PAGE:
“What does a cigar box have to do with Youngstown?” Someone in a Facebook group where I posted last week’s blog on going back to school asked this question. It’s a good question. Cigar boxes reflect a value of working class people who came through the Depression of the 30s and salvaged everything they could. Why buy a pencil box when dad or an uncle had perfectly good cigar boxes laying around waiting to find a new use? What amazed me after I wrote this post was to find out how many people still had these cigar boxes!
People did this all the time. My wife’s father built a picket fence out of scrap lumber a neighbor was getting rid of. We have spray-painted old Band-Aids boxes (the metal ones with hinged lids) around the house that served as crayon holders when the cardboard boxes they came in wore out after a month. One of them is on a shelf in my garage filled with sockets for a socket wrench. Old tires and a piece of rope tied to a tree limb made a great swing. Or a tire filled with sand made an instant sandbox. Old inner tubes (when tires still had inner tubes) made great floats on trips to the lake.
My dad would pick up a case of Stroh’s beer every couple weeks at the Mahoning Wine Shop. He’d always exchange a case of empties for a new one. Often, I’d buy a bottle of pop at the local Lawson’s and sit beside the building and drink it so that I could go back and get my deposit. Moms had a rag bag of worn clothes to patch jeans or even make patchwork quilts. My wife still regrets that she didn’t get her mom’s button jar. We collected newspaper to take to the Volunteers of America, bagging them up in brown grocery bags or tying them up with twine. We had a separate refuse can for empty metal cans, probably going back to World War II when tin, copper and other metals were in short supply. Somewhere in the 60s we stopped doing this and just threw the stuff in landfills.
Dad was a saver. Old wire, string, pieces of wood, all sorts of nuts, bolts, screws, nails, wrapping paper, cardboard and more. He’d say, “you never know when you might need this.” At Christmas, he would make Christmas trees out of old cardboard from the cleaners (that they would put into folded shirts) and old wrapping paper, he’d poke holes in the cones, put an old string of lights in and make a mini Christmas tree. My wife used to make Christmas wreaths out of coat hangers and tissue paper.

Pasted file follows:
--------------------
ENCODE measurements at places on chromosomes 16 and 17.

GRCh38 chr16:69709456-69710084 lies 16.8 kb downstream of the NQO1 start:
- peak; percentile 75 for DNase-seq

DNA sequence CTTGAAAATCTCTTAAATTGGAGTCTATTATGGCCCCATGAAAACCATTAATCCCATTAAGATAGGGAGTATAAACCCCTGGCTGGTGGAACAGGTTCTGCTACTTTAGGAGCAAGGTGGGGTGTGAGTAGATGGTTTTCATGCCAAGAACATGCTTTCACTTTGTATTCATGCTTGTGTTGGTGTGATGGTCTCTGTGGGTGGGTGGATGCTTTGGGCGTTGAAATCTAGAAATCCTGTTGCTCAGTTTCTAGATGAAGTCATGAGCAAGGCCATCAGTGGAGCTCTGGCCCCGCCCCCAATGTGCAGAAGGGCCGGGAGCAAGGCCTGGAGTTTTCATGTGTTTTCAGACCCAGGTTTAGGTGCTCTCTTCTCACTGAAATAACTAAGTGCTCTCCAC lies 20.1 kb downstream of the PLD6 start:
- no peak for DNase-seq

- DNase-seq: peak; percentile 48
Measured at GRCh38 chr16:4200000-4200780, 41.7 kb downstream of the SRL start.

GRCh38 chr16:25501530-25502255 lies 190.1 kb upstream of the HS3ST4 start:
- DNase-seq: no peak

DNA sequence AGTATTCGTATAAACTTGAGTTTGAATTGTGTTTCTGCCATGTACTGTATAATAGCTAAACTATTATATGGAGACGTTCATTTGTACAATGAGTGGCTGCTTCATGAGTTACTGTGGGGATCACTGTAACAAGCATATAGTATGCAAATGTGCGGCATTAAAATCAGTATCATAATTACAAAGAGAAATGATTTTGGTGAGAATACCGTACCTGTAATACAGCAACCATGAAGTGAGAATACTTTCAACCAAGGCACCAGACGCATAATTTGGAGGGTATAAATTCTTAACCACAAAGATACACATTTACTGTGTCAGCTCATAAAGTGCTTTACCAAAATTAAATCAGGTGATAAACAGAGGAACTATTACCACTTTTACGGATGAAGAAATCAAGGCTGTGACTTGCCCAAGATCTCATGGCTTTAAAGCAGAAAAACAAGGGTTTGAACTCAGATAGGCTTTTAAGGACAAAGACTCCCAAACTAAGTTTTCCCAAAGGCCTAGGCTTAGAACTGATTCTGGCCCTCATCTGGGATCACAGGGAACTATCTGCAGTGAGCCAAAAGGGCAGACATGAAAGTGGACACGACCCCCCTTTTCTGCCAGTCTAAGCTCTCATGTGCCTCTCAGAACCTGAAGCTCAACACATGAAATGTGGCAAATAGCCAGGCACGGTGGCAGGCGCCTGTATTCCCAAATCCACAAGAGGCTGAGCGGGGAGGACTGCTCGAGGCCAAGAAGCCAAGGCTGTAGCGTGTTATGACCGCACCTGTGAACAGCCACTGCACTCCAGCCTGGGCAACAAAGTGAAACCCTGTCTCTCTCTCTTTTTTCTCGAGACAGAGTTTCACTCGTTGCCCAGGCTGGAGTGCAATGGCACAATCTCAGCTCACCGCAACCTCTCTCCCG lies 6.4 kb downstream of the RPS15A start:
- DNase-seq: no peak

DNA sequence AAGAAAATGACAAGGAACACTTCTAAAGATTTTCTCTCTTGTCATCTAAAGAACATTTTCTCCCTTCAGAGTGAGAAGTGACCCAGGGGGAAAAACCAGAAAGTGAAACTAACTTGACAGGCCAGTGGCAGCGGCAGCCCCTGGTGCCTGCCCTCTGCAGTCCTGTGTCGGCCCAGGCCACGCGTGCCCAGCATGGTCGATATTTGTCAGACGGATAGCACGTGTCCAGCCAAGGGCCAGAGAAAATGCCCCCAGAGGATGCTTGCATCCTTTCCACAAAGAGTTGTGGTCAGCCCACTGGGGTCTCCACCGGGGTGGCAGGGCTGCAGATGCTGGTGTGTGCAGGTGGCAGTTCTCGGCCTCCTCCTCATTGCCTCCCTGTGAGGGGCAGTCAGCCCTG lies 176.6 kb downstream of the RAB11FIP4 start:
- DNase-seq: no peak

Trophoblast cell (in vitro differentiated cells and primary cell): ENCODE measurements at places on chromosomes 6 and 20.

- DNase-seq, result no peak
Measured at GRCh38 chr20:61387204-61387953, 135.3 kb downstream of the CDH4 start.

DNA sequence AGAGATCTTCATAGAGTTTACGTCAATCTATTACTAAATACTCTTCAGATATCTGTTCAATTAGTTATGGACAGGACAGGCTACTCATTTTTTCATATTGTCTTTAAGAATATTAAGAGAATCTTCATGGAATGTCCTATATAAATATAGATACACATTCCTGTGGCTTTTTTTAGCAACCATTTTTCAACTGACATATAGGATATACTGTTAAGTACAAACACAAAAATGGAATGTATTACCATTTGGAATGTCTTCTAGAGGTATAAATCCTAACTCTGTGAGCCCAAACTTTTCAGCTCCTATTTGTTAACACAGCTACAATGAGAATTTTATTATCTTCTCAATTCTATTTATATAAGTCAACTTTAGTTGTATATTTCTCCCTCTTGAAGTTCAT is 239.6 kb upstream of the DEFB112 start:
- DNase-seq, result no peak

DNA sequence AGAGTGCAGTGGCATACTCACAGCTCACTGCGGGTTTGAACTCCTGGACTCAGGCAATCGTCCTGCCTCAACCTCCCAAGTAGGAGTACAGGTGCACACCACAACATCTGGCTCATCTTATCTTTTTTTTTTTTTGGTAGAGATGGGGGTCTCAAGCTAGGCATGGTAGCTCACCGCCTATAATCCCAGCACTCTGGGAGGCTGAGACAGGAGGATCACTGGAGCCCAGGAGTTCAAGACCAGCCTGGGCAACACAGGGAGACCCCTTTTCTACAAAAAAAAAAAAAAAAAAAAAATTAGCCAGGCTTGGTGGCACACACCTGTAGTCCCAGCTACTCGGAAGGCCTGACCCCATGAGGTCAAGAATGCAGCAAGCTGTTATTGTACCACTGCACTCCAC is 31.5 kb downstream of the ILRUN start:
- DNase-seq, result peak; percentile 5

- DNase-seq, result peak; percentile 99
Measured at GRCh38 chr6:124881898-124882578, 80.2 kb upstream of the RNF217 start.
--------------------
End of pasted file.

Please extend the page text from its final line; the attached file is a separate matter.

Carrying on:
In many of our homes in working class neighborhoods it was a sin to be wasteful. You didn’t throw foil away that could be reused. You didn’t buy something at a store if you could adapt something that was laying around to serve the purpose. You saved coffee grounds and egg shells and vegetable scraps and put them into a compost pile and turned it back into the garden. Who needed fertilizer?
What I think this reflected was growing up in a time of personal and national scarcity. And at a family level, this was never too far away–if you could build a bit of cushion of savings, it might carry you through a strike, a job loss, or an illness. And so you looked for every way you could to economize.
Somewhere along the way, we got careless about all this. Aluminum cans and plastic bottles that could be tossed into the landfill came along. All of a sudden we discovered that we were awash in a sea of trash and using up non-renewable resources. As working class kids, we actually knew better. In recent years we have rediscovered in the mantra of “reduce, reuse, and recycle” the things that were common sense wisdom among our parents and grandparents. It seems to me that this is one of the good things in our Youngstown cultural memory.
How did your family “repurpose” when you were growing up?